Essential workers deserve more from their employers


By Ryan Scanlin

The world is on fire, the government has ordered us all to chill at home but we’re out of bread so I guess we have to go to the store.

I have been a grocery stocker at HEB for almost eight years now. Oh, all the holiday seasons of customers climbing over me to grab a product, or letting me know that I should be sorry about selling out of cream cheese. It’s not a glamorous job by any stretch of the imagination, nor one where you get appreciated very often, but HEB offers decent benefits and typically showers us with enough well-being that it makes up for most of the frustrations. Covid-19 has poked a lot of holes in that blanket of corporate niceness for me personally, and it all makes me more motivated to get out of the grocery business. 

About a month ago when Coronavirus cases were first being confirmed in Hays county, I was paged to the conference room during my shift. It turned out that one of my fellow employees had tested positive for Covid-19. One of the store leaders told us this and that we had to keep this to ourselves until the company made a statement about it. People were worried for their well-being though, so rightfully so, the word eventually got out.

Maybe around a week after all of this and a few similar cases at other stores I logged into partnernet (the HEB web application on all our work computers) and found a new psa video titled “Social Media Guidelines”. The video was an old, recycled psa that seemed to have been updated for Covid-19 and was conspicuously timed with all the current goings on. It wasn’t aggressive, it had cute, friendly music, but the idea of it was clear: they didn’t want employees saying anything negative online about HEB.

The video was shuffled away from the main page shortly thereafter, and potentially deleted altogether (I found it a couple of weeks ago by digging around through the archived stuff but couldn’t find it again). So maybe they decided to step back from the “big brother is watching you” kind of approach. This isn’t my big frustration right now with my work, but it shows that the company doesn’t really and truly care about the individual, just the company.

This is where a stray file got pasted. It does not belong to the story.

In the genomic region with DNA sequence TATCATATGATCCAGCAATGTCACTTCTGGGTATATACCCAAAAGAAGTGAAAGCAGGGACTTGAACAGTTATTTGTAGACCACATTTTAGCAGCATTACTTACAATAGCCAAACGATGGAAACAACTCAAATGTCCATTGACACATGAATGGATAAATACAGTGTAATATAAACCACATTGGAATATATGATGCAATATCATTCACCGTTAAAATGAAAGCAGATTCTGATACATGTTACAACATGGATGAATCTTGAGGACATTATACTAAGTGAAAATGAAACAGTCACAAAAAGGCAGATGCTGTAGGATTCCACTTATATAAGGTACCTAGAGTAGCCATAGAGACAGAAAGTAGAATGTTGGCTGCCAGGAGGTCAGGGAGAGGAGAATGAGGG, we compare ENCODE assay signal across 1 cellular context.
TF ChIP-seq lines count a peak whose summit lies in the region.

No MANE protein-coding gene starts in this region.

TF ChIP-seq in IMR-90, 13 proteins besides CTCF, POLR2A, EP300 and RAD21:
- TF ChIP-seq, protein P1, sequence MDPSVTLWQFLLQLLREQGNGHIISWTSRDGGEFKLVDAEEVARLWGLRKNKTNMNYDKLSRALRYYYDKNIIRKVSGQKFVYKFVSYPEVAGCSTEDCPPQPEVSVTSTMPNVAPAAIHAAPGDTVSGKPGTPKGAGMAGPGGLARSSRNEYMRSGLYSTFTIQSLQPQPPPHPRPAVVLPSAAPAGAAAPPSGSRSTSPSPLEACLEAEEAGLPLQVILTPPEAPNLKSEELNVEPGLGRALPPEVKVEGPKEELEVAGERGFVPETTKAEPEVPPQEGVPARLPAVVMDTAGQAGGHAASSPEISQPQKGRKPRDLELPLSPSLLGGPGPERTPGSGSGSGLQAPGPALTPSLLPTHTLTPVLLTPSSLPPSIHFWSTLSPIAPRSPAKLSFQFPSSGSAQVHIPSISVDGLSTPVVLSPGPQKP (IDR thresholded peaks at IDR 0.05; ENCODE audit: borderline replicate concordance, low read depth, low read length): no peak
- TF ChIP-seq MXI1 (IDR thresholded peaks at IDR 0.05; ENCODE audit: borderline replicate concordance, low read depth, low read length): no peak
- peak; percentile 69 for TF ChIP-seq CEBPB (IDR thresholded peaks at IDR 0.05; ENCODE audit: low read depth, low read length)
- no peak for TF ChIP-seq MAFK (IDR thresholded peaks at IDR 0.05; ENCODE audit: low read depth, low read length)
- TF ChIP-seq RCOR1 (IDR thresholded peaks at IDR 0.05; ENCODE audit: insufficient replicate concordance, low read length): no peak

A few people in my department have taken a leave of absence until the cases slow down, understandably so, but this has led to a lot of unrealistic expectations from upper management. Our crew is trying to do the work of fewer people than we have. Even more work than usual to be honest, the virus has been making our departments sales rise. 

It really seemed for a little while that the top-level management was empathizing with us. They gave us a temporary pay raise, they told us for a couple of weeks not to worry about cutting overtime if it happened and they gave 36 sick-leave hours to part-time workers who didn’t get that before, although that isn’t anywhere near the 80 hrs that employees of smaller businesses get through the FFCRA Act.

HEB is a privately-owned company, so it’s hard to track how exactly they have been doing as a whole through this pandemic. But Walmart has certainly been getting a big bump, so I am sure that HEB is doing pretty well through all of this. Definitely well enough to hire some more hands on deck and offer part-time employees more than 36 hours of sick leave.

This all may seem moot now, given that Greg Abbott has begun to re-open non-essential businesses around the state, but the predictions are suggesting that we are nowhere near out of this pandemic and more cases will appear in grocery stores. It makes me wonder if the two-dollar per hour temporary raise is worth it.

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